New Skills for New Jobs: Challenges and Opportunities for People with Disabilities

 The following blog post was written by James Thurston – Director of International Accessibility Policy at Microsoft. James works with Microsoft’s global subsidiaries, NGOs, and governments around the world to develop public policies that support broad digital inclusion.


People with disabilities of working age are two times as likely to be unemployed as those without disabilities.  When people with disabilities are employed, they are more likely to be working part-time and for significantly lower wages, especially women with disabilities.  That is the sobering reality today as presented in the World Report on Disability, produced jointly by WHO and the World Bank. 

These lower rates of labor market penetration are one of the significant determinants of poverty for people with disabilities.   Layered across this acute lack of opportunity is a severe digital divide that exacerbates the situation.  For example, people with disabilities are far less likely to have access to broadband.  While they make up only 19% of US total population, they make up nearly 40% of those without broadband and that number reaches fully 50% in the UK.

It is with these challenges in mind that today Microsoft partnered with the European Disability Forum (EDF) to explore solutions for moving forward – a roadmap for better employment opportunities.  The event, “New Skills for New Jobs: Challenges and Opportunities for People with Disabilities”, brought together experts from Disabled Persons Organizations, The European Commission and Parliament, and industry.  Here are some highlights of today’s discussion:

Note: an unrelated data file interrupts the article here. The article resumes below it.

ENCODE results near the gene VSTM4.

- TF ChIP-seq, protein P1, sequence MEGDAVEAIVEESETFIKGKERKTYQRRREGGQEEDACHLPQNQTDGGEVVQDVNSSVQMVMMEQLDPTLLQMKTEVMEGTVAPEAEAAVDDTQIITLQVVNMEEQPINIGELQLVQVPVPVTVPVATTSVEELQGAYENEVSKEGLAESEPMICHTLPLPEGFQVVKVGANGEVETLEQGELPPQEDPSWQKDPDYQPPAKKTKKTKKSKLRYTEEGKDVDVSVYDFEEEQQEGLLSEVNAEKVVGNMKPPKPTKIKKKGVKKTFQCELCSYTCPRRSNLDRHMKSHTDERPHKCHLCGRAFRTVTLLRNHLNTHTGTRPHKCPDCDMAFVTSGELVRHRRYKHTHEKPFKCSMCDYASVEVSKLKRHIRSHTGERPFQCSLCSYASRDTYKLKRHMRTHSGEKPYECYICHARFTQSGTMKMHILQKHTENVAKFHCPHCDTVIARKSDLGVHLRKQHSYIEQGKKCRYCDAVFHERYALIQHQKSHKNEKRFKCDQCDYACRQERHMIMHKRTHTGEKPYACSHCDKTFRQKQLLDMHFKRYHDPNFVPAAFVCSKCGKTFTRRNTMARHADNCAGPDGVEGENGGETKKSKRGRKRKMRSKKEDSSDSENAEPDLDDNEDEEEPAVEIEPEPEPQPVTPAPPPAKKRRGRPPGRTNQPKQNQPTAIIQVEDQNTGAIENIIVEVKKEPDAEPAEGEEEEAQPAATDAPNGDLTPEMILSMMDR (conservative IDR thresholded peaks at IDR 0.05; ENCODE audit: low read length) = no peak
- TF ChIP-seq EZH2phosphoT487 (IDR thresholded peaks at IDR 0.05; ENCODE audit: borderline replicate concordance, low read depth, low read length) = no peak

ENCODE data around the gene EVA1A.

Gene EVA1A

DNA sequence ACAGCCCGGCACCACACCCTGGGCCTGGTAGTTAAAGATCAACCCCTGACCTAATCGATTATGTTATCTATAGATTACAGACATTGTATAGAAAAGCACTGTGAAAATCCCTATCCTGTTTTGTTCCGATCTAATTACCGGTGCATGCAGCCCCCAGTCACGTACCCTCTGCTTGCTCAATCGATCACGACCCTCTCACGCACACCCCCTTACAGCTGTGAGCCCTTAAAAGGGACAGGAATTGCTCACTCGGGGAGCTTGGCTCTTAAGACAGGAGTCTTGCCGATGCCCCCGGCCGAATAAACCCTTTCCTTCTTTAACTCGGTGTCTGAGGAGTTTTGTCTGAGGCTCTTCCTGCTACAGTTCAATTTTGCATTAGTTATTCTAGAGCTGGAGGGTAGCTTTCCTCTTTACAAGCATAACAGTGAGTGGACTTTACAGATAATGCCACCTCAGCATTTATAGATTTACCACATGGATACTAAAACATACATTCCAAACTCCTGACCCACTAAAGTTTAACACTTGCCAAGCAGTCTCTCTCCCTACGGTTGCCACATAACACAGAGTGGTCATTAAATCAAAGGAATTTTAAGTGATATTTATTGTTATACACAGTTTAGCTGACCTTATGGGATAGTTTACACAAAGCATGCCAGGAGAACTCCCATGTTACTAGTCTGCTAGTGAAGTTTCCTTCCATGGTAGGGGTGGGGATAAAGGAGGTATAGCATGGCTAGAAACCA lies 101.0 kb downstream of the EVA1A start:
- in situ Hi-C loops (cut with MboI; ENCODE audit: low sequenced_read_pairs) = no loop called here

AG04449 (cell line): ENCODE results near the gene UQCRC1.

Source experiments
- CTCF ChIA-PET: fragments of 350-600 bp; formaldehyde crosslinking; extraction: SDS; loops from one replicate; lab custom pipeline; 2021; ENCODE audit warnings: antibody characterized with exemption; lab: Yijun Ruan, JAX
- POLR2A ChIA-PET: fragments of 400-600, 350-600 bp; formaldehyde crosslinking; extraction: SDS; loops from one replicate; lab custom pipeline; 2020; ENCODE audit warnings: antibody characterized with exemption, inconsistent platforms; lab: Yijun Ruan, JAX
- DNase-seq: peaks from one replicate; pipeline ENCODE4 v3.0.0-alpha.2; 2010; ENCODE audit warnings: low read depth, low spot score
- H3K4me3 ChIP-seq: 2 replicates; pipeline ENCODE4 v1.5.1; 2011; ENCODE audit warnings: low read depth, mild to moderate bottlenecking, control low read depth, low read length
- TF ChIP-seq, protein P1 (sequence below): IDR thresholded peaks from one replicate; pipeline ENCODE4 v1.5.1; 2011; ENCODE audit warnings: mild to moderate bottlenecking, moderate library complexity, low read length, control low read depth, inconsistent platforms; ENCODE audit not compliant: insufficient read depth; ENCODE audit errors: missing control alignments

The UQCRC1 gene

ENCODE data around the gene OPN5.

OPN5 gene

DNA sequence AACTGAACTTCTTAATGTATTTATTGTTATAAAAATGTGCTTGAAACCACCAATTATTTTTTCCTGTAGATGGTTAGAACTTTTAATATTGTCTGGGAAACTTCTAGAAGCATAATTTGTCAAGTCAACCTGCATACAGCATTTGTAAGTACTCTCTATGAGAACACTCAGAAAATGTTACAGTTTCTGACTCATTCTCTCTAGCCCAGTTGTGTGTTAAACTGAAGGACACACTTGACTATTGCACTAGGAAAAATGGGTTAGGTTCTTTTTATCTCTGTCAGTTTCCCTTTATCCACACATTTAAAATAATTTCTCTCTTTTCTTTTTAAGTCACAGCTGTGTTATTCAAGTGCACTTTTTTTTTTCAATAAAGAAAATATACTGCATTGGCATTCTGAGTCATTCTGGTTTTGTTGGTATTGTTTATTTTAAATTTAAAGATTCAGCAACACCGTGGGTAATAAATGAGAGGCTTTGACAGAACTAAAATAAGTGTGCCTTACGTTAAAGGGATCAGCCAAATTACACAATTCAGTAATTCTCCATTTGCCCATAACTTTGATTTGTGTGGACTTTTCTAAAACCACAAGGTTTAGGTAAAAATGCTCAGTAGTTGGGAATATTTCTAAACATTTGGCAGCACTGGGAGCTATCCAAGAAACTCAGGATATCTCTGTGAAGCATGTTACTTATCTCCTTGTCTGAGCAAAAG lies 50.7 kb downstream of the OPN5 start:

• Ms. Jean Lambert, Member of Parliament, set the stage by declaring that the European Union’s strategy for smart and sustainable growth must also be inclusive of people with disabilities and that there must be a push to utilize all the talent across Europe.  Technology can help achieve those goals.
  • Alejandro Cercas, Member of Parliament, added that investments in inclusive education, digital literacy, and lifelong learning are critical to improving the employment prospects for people with disabilities.  He pointed to the Web Accessibility Directive currently in the European Parliament and the soon to be released European Accessibility Act as examples of policy actions that can promote broader digital inclusion, including in the workplace.
  • Axel Leblois, CEO of G3ICT, shared his organizations data on the progress of signatory countries in implementing the United Nations Convention on the Rights of Persons with Disabilities.  When it comes to employment, there is still much work to do.  For example, 44% of the signatory countries have no policies for workplace accommodation of people with disabilities.
  • Daniel Hubbell, Accessibility Technical Evangelist at Microsoft, spoke briefly about the disparity between the numerous programs for students with disabilities and the lesser support for people with disabilities in the workforce.
  • Gerry Ellis, consultant at Feel the BenefIT, explained how the Cloud, mobile technology, and Big Data will be critical to the workplace of the future and to the employment prospects of people with disabilities.
  • Dana Simberkoff, Vice President at AvePoint, focused on the importance of making accessibility part of the trust relationship between companies and their customers and that there is a business rationale for having a corporate commitment to it.
  • Yannis Yallouros, Executive Committee of EDF, reminded the participants that in 2013 there had been significant policy advances that will have a positive impact on the employment of people with disabilities, including the recent ballot approval of the European accessibility standard EN 301549 (M376).